By Robert Tell

In 1967, I was a 30-year-old senior executive at Sinai Hospital of Detroit, having moved here from New York in 1964 to take the position. I was on call that weekend. The chief operating officers were home and off duty and could not come in once the violence started. So I was in total charge of the hospital. Little did they know or I know what was coming.

The nursing supervisor called me at home and said I had better come in; something was going on. “What?” I asked. “Just come in quickly,” she said, “and meet me on the roof of the hospital.”

So I did. We gazed toward Downtown and the sky was lit up with flames. It looked like the result of a wartime bombing campaign, but we still had no idea what was happening.

We found out very soon from the police, and the hospital was in chaos. Sinai had a large African American employee staff from the inner city. Suddenly, they couldn’t go home. Worse, replacement staff for the shift change couldn’t come in.

People were tired and frightened. Tempers were growing short. And who would take care of our patients (who also could not go home, even if they were ready for discharge)? Many doctors could not come in either.

And there I was, suddenly responsible for the fate of the entire hospital and its staff and patients. But I needn’t have feared. I wasn’t alone. The hospital staff pulled together as a team like never before to support me. Nothing was too much to ask to provide needed care for our sick charges.

Buses were rented to ferry staff back and forth through the danger zones, dodging sniper bullets all the way. Employees, many of whom were African American, risked life and limb to come in, relieve exhausted colleagues and make sure the patients were properly cared for.

Noisy helicopters flew overhead. Military weaponry and paraphernalia surrounded the hospital and permeated the city. The sounds of battle could be heard constantly as our staff tried to maintain a calm demeanor for the patients. It wasn’t easy. It was like a siege and nerves were becoming very rattled.

Because of the curfew, many of us did not go home for days, sleeping wherever an unoccupied bed or sofa could be found. And, thanks to the loyalty and compassion of our employees — and regardless of what was going on in the city — the hospital weathered the storm and neither patients nor staff were among the casualties of the riot. It was a very proud moment for Sinai.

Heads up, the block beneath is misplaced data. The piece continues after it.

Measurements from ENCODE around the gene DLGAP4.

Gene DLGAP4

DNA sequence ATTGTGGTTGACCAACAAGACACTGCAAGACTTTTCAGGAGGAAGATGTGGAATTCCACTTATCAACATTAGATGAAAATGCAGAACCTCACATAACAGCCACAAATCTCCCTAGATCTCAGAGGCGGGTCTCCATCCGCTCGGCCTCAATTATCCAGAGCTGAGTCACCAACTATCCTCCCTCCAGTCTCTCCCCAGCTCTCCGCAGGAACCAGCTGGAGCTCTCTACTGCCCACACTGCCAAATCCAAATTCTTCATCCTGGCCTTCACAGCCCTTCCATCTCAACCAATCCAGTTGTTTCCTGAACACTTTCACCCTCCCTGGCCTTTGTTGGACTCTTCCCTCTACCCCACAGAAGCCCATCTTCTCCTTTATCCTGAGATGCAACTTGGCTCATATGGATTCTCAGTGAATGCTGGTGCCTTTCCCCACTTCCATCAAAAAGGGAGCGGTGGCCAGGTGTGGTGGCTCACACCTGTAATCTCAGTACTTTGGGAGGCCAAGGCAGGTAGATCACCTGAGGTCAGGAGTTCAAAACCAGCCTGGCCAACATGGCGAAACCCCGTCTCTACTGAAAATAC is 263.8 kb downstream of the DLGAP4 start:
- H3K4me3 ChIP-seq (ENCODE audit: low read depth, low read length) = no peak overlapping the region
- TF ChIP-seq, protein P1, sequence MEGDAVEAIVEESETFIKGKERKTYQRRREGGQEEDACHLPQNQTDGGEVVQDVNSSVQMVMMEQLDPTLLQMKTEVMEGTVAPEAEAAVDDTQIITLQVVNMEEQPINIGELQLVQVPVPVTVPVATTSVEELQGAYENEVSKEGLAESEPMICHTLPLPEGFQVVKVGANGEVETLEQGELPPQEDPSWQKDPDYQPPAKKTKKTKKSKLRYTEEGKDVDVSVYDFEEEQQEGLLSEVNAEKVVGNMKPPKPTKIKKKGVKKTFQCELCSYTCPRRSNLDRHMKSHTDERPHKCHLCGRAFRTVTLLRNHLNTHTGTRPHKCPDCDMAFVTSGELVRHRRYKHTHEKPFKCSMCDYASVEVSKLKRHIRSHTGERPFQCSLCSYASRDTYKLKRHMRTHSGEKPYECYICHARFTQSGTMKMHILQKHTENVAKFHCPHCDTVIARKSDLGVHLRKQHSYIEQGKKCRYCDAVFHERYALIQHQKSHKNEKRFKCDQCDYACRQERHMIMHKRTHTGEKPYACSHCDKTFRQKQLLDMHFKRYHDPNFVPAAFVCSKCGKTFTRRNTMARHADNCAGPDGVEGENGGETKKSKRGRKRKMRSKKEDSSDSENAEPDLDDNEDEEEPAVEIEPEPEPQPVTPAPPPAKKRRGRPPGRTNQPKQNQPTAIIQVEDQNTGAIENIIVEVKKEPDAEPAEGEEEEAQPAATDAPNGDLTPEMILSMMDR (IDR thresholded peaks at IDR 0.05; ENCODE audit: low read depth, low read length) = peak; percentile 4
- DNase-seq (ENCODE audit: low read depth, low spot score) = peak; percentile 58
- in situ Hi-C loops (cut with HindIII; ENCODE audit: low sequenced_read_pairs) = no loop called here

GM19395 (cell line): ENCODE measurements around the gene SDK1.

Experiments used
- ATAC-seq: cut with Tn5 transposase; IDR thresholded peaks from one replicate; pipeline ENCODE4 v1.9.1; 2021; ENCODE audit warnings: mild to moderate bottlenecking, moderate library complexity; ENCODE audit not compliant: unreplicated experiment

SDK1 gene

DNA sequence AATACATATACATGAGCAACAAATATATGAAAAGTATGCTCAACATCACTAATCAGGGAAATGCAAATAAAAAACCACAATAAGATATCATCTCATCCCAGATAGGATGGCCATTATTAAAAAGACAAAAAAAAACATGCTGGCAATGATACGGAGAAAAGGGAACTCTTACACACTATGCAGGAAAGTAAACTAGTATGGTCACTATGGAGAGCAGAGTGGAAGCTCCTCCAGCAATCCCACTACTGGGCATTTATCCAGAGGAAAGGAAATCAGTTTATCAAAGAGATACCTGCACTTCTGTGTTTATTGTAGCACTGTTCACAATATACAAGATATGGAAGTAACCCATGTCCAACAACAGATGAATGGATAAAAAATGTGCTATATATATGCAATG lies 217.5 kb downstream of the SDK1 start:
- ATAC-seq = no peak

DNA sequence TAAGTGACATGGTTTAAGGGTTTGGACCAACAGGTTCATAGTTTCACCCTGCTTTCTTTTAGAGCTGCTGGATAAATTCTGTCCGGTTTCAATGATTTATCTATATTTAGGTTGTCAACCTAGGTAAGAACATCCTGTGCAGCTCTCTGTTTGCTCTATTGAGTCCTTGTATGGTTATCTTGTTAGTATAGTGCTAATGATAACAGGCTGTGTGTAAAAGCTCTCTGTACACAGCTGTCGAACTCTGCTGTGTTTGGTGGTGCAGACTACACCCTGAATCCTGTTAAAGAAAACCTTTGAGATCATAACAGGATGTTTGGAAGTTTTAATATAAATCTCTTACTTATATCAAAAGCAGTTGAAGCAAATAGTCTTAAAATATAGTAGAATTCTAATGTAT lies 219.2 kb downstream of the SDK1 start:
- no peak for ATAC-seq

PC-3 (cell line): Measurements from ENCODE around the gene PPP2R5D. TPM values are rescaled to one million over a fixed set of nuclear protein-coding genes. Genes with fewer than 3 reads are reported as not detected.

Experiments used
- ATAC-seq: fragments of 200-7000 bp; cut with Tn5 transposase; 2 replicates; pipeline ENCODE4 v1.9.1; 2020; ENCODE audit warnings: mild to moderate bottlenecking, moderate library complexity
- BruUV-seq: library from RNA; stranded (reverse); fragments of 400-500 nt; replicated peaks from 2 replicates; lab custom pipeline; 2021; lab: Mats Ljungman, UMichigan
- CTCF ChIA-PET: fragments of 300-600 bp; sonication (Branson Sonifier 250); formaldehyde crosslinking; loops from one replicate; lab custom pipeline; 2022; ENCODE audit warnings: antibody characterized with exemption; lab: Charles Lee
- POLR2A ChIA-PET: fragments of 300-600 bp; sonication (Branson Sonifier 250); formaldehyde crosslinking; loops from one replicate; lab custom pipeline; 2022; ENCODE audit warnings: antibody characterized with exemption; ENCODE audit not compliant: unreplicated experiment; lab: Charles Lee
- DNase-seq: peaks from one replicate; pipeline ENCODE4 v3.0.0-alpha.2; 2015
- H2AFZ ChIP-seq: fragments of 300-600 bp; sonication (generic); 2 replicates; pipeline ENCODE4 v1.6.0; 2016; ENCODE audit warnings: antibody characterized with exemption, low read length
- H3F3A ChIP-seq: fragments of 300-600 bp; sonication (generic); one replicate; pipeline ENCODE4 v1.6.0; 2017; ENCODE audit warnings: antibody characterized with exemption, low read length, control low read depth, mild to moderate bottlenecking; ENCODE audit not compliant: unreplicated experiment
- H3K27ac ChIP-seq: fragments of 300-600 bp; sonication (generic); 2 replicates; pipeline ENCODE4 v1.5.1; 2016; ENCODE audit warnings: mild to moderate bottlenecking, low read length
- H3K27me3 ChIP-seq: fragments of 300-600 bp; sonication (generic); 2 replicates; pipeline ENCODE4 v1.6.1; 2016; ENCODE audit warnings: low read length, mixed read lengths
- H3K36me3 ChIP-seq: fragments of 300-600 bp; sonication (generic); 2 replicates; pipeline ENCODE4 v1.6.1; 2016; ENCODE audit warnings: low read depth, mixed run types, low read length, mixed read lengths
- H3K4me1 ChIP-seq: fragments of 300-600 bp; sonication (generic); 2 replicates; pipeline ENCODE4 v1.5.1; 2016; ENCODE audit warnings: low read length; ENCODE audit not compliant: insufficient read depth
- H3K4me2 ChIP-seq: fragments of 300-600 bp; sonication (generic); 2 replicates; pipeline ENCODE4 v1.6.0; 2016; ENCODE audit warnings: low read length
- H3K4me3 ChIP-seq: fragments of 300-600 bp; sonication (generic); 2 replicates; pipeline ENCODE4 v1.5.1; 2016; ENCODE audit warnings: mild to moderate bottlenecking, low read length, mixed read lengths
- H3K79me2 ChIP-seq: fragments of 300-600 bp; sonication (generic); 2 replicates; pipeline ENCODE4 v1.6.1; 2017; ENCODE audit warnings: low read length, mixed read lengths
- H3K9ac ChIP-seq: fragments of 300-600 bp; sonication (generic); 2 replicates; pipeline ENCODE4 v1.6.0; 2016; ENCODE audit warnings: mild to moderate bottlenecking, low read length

NOTE: This is Robert Tell’s poem, originally published in the JN in 2002. We thought we’d print it again.

 Detroit, 1967

Seen from the hospital rooftop, the cityscape blazed orange with hot flames.

From left to right and up and down the whole horizon flickers, and licked the gray and clouded ceiling of the sky, its heat too distant to relieve the chill felt by the stunned observer who shivered with both fear and fascination.

From this high spot, as though observed by some great bird, nested aloft and safe in forest trees, squinting at the conflagration down below, hazy lifeforms could be dimly seen scattered like buckshot.

Bullets whistled past (or into) treasure hunter heads and bodies, captured by the frenzy of the moment. Danger and the novelty of curfew could not dissuade then from their greedy quests.

Noisily overhead, the throaty throb of army helicopter blades, like monster ceiling fans, beat the air into the pulsing wind. Green tanks lumbered clumsily upon the city streets, their phallic cannons panned the avenues, and dared the foolish to a challenge.

The thwack of sniper slugs shattering shatterproof window glass in buses under siege brought workers to their knees where they crouched and prayed for safety.

Yet it came. Risking everything while the city burned. Amidst the looting and the maiming, the fighting and the killing, the caregivers came, refusing to abandon their sick charges trapped within the sphere of chaos.

With the daylight, when the fever and the fire both had cooled, when the whirlybirds were hangared and the tanks again garaged, some looked around with shame at what they’d wrought upon their own; while others, without bluster or apology, hugged their grateful patients and went home.